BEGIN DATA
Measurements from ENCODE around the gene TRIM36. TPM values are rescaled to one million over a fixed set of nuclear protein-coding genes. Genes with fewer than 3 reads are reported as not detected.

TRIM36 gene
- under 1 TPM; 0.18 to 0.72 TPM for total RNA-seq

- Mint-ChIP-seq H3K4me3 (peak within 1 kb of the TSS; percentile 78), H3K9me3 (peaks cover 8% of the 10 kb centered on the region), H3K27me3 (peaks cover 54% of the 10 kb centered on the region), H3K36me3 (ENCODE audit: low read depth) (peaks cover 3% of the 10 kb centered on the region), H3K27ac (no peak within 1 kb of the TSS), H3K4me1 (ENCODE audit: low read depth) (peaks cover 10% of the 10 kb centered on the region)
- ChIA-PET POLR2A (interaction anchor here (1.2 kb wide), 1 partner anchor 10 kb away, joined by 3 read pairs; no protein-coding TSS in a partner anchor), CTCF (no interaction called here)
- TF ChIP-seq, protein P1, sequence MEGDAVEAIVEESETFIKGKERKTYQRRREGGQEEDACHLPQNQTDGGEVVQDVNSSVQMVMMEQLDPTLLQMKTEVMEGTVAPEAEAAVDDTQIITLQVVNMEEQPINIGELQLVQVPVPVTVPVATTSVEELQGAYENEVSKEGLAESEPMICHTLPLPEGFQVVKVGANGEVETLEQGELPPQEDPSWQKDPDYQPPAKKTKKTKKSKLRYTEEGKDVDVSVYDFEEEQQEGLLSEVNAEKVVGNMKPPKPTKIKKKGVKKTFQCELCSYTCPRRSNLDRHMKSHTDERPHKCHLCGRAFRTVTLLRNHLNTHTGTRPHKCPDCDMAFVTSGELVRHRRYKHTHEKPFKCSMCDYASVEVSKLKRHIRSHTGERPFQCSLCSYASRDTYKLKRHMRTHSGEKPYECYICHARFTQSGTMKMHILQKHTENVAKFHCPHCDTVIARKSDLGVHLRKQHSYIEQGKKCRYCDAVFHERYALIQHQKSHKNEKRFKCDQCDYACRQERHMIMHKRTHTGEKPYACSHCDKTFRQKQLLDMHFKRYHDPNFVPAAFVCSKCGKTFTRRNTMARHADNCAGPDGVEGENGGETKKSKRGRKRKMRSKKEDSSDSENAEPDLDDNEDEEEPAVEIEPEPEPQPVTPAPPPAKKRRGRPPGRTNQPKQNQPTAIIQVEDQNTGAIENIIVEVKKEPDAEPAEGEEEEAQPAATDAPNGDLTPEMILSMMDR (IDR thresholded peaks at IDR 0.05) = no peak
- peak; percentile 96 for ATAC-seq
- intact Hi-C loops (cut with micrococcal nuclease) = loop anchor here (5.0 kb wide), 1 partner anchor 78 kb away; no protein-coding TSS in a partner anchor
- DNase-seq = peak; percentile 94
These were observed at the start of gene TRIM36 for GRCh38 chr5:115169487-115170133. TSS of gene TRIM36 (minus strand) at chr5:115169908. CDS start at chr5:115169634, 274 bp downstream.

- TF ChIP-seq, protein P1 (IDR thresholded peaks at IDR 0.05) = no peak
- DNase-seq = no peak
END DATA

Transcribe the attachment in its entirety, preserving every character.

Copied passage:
Measurements from ENCODE around the gene TRIM36. TPM values are rescaled to one million over a fixed set of nuclear protein-coding genes. Genes with fewer than 3 reads are reported as not detected.

TRIM36 gene
- under 1 TPM; 0.18 to 0.72 TPM for total RNA-seq

- Mint-ChIP-seq H3K4me3 (peak within 1 kb of the TSS; percentile 78), H3K9me3 (peaks cover 8% of the 10 kb centered on the region), H3K27me3 (peaks cover 54% of the 10 kb centered on the region), H3K36me3 (ENCODE audit: low read depth) (peaks cover 3% of the 10 kb centered on the region), H3K27ac (no peak within 1 kb of the TSS), H3K4me1 (ENCODE audit: low read depth) (peaks cover 10% of the 10 kb centered on the region)
- ChIA-PET POLR2A (interaction anchor here (1.2 kb wide), 1 partner anchor 10 kb away, joined by 3 read pairs; no protein-coding TSS in a partner anchor), CTCF (no interaction called here)
- TF ChIP-seq, protein P1, sequence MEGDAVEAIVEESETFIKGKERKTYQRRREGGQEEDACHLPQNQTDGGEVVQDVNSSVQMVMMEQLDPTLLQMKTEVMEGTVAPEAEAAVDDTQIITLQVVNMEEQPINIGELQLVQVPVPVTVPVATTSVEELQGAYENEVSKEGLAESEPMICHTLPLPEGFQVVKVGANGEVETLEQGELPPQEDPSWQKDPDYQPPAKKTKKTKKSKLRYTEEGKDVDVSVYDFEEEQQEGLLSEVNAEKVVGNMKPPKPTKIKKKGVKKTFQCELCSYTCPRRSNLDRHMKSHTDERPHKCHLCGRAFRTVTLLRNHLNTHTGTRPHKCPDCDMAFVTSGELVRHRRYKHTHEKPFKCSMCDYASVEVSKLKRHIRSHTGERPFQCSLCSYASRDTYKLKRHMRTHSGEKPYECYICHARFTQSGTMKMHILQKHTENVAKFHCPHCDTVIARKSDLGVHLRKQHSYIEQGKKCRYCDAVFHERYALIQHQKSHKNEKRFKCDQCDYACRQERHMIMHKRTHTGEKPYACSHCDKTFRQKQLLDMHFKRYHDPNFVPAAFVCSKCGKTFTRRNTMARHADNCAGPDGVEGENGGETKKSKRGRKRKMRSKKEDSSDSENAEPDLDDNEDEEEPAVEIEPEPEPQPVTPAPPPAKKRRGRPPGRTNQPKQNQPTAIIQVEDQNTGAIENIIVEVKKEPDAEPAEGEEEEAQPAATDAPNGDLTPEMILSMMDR (IDR thresholded peaks at IDR 0.05) = no peak
- peak; percentile 96 for ATAC-seq
- intact Hi-C loops (cut with micrococcal nuclease) = loop anchor here (5.0 kb wide), 1 partner anchor 78 kb away; no protein-coding TSS in a partner anchor
- DNase-seq = peak; percentile 94
These were observed at the start of gene TRIM36 for GRCh38 chr5:115169487-115170133. TSS of gene TRIM36 (minus strand) at chr5:115169908. CDS start at chr5:115169634, 274 bp downstream.

- TF ChIP-seq, protein P1 (IDR thresholded peaks at IDR 0.05) = no peak
- DNase-seq = no peak